It was probably the only time in the 25 years I have covered Test rugby that Scotland have gone into a meeting with their oldest rivals as favourites.

Everyone knew they had only lost the crucial World Cup meeting with England a few weeks earlier because they were chasing the extra points required to get through to the quarter-finals since they needed not only to win, but to do so by an eight-point margin.

Since then, English rugby had been in typical turmoil with off-field nonsense during the tournament followed by embarrassing leaks of reports into what had gone on.

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The events of that day and what followed throughout 2012 spoke hugely to the respective sporting psyches of the two nations, the Test-playing year concluding with Stuart Lancaster's England ending New Zealand's world record unbeaten run and establishing a record of their own with the size of their victory over the All Blacks on the day Scotland lost to Tonga and Andy Robinson his job as head coach.

Where English players seem to need relatively little evidence to believe themselves to be potential world beaters, so any hard-won Scottish self-confidence is so brittle that it can shatter irreparably upon the slightest setback.

Perhaps an awareness of that, dating back to his playing days, goes some way towards explaining, and even justifying, Gregor Townsend's slightly defensive response when one of the more generous-minded souls in the Scottish media pack asked him on Sunday whether victory over Northampton had only heightened the frustration felt about the rest of the previously winless campaign.

After pointing towards the best aspects of their efforts in their previous matches, he countered by saying: "I'd like to focus on the positive feelings that I have just now, rather than frustrations," before admitting it had not been the campaign they had wanted. The trouble is we have heard an awful lot in this, the most results-oriented business in the world, about focusing on positives in the face of Scottish defeat.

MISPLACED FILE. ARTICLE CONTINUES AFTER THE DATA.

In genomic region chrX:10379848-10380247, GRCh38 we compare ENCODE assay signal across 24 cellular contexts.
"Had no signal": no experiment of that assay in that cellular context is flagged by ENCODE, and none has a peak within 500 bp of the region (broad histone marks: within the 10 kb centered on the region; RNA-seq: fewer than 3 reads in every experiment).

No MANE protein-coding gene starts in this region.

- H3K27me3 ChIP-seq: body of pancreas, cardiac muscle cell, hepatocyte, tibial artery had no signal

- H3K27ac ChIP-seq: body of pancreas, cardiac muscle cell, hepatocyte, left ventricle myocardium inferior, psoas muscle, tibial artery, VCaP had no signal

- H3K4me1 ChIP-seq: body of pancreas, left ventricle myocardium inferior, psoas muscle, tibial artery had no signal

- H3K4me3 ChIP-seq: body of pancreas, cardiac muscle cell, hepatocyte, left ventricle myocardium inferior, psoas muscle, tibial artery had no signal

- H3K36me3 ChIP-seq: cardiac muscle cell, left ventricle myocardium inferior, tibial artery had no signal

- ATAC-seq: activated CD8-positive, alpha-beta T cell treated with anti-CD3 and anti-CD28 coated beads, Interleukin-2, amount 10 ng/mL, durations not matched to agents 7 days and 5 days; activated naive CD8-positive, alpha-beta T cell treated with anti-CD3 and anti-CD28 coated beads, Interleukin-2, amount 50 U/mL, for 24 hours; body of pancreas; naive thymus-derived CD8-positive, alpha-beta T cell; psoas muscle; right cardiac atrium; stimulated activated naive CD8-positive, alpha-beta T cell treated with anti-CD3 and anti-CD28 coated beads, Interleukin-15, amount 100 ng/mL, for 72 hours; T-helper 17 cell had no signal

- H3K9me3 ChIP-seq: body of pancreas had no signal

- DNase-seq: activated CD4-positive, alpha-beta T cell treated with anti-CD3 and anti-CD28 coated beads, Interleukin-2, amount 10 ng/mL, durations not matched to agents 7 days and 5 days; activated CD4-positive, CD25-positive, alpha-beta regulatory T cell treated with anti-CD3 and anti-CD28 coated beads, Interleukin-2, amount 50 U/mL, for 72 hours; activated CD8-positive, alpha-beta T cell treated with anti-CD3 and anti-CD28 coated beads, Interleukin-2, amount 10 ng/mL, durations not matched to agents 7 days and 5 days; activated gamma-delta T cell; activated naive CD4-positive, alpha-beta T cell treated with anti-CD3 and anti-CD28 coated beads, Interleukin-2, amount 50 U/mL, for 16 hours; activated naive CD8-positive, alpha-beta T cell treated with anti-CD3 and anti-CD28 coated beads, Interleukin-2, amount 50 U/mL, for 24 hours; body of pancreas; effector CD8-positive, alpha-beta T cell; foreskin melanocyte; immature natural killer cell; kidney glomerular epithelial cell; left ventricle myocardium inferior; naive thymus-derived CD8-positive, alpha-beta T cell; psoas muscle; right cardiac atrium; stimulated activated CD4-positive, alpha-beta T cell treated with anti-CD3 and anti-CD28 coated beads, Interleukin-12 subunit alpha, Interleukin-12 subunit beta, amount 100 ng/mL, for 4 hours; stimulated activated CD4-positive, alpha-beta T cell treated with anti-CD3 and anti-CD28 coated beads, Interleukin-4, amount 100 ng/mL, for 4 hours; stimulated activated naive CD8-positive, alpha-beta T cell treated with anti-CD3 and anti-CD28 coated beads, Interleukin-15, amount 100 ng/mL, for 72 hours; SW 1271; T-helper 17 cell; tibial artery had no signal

As with the way those questioning the SRU strategic target of winning the 2015 World Cup have been criticised for their negativity, though, it is far too trite to dismiss non-believers as doom-merchants.

Maybe our players' egos are so fragile that they need constant reassurance that they are doing well, but for those who have heard it all too often, the assessment offered by Al Kellock, the Glasgow captain, was more welcome.

In tone and content there was something almost reminiscent of Todd Blackadder, Kellock's captain in his professional rugby infancy at Edinburgh, in the authoritative way he outlined just how little consolation could be taken by a squad that is now more than strong enough to compete at that level.

Getting the balance right between realistic aspiration and maintaining confidence will always, it seems, be the biggest task facing Scottish leaders.

By contrast, there was an awful lot of talk yesterday among the English contingent at the RBS 6 Nations launch about the need to avoid hubris following their thrashing of the All Blacks. From a Scottish perspective, the trouble is that Englaznd may have the perfect man in charge in Stuart Lancaster, the former Scotland age-grade cap who has worked his way through the coaching ranks in the English game.

"I don't have to address managing expectation internally because I don't think there's anyone among the management team, or the coaching team or the players who is getting too far ahead of themselves," he said yesterday. "We're a pretty grounded group so we'll recognise the bits we did well in the autumn and we'll recognise the bits we need to do better."

Under his charge, you rather expect they will, which means England are unlikely to beat themselves next week as they sometimes do and, in turn, that Scotland will have to travel with real belief to have any chance of creating an upset, rather than merely making positive noises.

The pictures accompanying the feature on one of Scotland's finest in the promotional magazine being distributed at yesterday's RBS Six Nations Championship launch in London only seemed to highlight how little attention is being paid to last season's "Wooden Spoon" winners.

On the facing page alongside the headline referring to hard-hitting flanker Al Strokosch was a full page black-and-white photograph which, after much head-scratching, was reckoned by the assembled Scottish media pack to be of All Black Adam Thompson.

Turn over the page and the first action picture accompanying the rest of the Strokosch feature got the right team and the right department, but was of Ross Rennie.

Then again, maybe they know something down south that we do not going by Chris Robshaw's assessment of the Caledonian threat.

"You look at their back-row and Rennie, Denton and Kelly Brown are world-class opponents, who are very big threats which you need to nullify," he observed.

Could it be that the first name on the England captain's lips was that of a player who has been sidelined since damaging a shoulder during the meeting with the All Blacks in early November, offers a hint of hope that England are so typically over-confident that they have failed to take the opposition seriously, then?

Sadly not, it seems, since Robshaw also noted that they have been concentrating on themselves so far before switching their attention to the opposition at the start of next week.